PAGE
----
In Payson, drugs lie at the root of many crimes, often committed by a small group of frequent fliers, Engler said.
“Often times there are little groups of people that use drugs together, that purchase drugs from each other, that are involved in stolen property, possession of stolen property and trading stolen property for drugs,” Engler said. “They form little cells or groups and surround themselves with people that often times are displaying similar type behavior. So once we figure out which group they are in, we start looking at the individuals that we know that frequent that group.”
Tenney and Henneman had reportedly been evicted from their home and were living in their vehicle, Faust said.
On June 4, an officer located the pair on West Bonita Street.
While Varga and Van Camp interrogated the couple about the van, which they reportedly admitted stealing, Varga noticed something familiar about an article of clothing Henneman was wearing, Faust said.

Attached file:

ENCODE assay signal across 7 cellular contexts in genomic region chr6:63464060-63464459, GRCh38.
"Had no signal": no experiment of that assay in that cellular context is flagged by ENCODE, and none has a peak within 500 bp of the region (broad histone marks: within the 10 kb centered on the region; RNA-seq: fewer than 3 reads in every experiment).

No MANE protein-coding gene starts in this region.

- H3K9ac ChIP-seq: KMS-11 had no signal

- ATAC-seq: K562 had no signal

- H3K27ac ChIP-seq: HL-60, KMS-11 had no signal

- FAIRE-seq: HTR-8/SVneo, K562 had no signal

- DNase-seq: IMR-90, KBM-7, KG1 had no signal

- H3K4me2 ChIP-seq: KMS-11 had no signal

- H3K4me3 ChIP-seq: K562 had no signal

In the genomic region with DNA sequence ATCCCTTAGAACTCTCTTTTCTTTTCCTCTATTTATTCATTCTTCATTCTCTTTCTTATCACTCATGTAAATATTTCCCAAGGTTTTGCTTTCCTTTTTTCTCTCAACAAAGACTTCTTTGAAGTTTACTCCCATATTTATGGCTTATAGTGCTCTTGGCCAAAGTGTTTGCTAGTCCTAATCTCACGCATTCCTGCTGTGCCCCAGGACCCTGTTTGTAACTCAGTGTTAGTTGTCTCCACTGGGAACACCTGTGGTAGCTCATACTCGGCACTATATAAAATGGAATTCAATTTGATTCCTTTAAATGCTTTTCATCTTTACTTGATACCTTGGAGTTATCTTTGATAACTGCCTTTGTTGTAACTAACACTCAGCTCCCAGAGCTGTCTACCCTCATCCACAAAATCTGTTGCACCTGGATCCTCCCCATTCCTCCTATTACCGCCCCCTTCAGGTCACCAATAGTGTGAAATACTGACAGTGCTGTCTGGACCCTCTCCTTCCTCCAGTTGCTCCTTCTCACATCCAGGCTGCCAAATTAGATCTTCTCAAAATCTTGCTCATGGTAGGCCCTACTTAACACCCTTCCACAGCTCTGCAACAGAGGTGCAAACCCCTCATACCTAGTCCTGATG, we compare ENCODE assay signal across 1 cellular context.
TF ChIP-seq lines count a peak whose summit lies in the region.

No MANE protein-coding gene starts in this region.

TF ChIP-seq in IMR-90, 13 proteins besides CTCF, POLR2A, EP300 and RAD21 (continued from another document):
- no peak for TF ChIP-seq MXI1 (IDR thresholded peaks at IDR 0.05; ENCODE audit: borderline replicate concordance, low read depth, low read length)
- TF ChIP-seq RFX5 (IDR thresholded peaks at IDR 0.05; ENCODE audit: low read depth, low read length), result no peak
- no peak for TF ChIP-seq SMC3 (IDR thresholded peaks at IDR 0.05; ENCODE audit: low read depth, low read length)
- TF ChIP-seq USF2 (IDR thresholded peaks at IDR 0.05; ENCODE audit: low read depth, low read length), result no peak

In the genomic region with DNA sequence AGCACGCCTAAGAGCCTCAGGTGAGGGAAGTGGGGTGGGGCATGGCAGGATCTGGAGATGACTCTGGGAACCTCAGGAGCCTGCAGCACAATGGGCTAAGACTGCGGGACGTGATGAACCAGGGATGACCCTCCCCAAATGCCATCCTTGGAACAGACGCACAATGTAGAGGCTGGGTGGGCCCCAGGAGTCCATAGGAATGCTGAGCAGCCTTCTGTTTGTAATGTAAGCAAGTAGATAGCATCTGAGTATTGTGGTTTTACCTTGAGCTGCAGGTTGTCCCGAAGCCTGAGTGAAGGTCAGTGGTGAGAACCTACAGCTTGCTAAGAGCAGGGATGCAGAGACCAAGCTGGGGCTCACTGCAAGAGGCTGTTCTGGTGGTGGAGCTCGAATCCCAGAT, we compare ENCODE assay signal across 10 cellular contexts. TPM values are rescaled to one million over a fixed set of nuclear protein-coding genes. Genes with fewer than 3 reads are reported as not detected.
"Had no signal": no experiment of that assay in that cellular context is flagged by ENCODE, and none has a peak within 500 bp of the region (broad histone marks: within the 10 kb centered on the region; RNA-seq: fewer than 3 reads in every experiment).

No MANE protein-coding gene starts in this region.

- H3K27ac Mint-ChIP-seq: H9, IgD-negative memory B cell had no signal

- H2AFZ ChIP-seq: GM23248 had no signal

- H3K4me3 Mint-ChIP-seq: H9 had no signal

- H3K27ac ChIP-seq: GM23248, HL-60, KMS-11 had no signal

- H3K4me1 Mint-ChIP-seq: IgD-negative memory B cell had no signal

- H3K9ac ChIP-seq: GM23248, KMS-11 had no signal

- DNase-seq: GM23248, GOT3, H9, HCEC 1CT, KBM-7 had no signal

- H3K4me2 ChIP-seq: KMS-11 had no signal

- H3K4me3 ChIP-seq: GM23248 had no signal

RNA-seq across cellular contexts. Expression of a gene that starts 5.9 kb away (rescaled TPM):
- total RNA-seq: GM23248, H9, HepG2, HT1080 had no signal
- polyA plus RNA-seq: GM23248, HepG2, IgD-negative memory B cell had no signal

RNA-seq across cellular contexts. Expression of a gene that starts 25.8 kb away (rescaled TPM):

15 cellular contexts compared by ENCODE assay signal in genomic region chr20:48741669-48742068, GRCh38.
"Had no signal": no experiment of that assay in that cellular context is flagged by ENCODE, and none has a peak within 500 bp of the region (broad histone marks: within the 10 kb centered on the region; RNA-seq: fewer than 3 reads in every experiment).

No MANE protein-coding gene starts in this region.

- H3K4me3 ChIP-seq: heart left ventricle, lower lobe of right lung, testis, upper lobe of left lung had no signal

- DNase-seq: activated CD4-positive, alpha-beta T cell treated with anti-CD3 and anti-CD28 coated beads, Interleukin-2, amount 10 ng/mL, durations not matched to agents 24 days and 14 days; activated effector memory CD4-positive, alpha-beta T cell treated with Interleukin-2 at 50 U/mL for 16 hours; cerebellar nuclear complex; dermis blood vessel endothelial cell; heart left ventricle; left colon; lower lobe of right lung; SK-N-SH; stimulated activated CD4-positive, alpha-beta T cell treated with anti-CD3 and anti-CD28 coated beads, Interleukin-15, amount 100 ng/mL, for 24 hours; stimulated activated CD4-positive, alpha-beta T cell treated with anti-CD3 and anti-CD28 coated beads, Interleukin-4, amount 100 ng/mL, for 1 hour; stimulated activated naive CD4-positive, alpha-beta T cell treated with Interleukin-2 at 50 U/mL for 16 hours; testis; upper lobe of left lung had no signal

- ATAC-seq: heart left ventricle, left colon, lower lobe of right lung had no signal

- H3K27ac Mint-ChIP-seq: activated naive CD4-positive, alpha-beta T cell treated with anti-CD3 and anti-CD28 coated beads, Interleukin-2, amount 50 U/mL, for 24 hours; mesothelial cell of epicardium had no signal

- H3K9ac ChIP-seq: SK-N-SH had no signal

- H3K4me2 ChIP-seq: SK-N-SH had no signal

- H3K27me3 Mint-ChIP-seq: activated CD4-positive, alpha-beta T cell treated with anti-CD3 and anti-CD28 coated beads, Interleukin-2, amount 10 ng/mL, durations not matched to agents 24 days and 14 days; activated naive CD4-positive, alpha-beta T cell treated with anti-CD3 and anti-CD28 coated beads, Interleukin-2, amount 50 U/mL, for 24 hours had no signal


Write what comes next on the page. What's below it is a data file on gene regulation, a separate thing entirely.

Then it hit him: He’d seen that same item in the bank surveillance video worn by the armed robber.
Stupid Criminal Tip #2:
Change your clothes after starring
in a surveillance video.
Henneman allegedly admitted he had robbed the woman at the ATM, Faust said. Ironically, Henneman told police he might know the woman, although she didn’t recognize him because of his mask.
“I believe he did recognize the victim as he was committing the crime,” Engler said. “But it wasn’t a predetermined thing that he had selected her, it was just a coincidence that he chose that vehicle, at that time, but once he got there, I do believe he recognized the victim.”
Stupid Criminal Tip #3:
You’re likely to bump into witnesses/
victims if you do your crimes in the
same small town where you live.
But while police had both suspects in custody, they still didn’t have the handgun Henneman had reportedly used in the robbery.
Henneman told detectives he had last seen the gun at a home in the 1000 block of South Cedarcrest Circle. It is unclear if the gun belonged to Henneman.
“The gun has probably passed through several hands ,” Engler said.